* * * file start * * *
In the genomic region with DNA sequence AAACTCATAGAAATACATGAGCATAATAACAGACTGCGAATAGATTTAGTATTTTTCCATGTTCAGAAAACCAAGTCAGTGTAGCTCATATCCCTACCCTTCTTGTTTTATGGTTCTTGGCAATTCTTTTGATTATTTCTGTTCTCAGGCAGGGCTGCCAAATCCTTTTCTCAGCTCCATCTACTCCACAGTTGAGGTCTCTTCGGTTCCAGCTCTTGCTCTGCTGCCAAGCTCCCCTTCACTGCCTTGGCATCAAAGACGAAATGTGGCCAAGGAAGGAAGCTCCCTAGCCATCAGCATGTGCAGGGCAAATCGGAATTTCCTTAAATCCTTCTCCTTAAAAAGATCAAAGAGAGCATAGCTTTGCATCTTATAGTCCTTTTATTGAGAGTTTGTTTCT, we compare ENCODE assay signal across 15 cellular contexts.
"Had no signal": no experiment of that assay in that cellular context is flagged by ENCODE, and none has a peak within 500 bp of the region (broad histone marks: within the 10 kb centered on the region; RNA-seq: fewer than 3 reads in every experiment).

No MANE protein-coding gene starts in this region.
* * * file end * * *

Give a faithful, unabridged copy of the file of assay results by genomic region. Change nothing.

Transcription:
In the genomic region with DNA sequence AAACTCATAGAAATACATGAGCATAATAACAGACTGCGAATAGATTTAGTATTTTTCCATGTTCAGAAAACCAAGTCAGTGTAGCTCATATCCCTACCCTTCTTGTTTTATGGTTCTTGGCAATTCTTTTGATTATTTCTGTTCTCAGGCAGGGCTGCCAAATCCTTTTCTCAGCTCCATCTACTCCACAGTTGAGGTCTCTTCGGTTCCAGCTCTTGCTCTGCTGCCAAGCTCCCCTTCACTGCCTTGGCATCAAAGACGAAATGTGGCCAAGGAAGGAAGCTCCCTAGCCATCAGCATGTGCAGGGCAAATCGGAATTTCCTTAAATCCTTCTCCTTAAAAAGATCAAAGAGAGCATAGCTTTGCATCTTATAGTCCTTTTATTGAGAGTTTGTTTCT, we compare ENCODE assay signal across 15 cellular contexts.
"Had no signal": no experiment of that assay in that cellular context is flagged by ENCODE, and none has a peak within 500 bp of the region (broad histone marks: within the 10 kb centered on the region; RNA-seq: fewer than 3 reads in every experiment).

No MANE protein-coding gene starts in this region.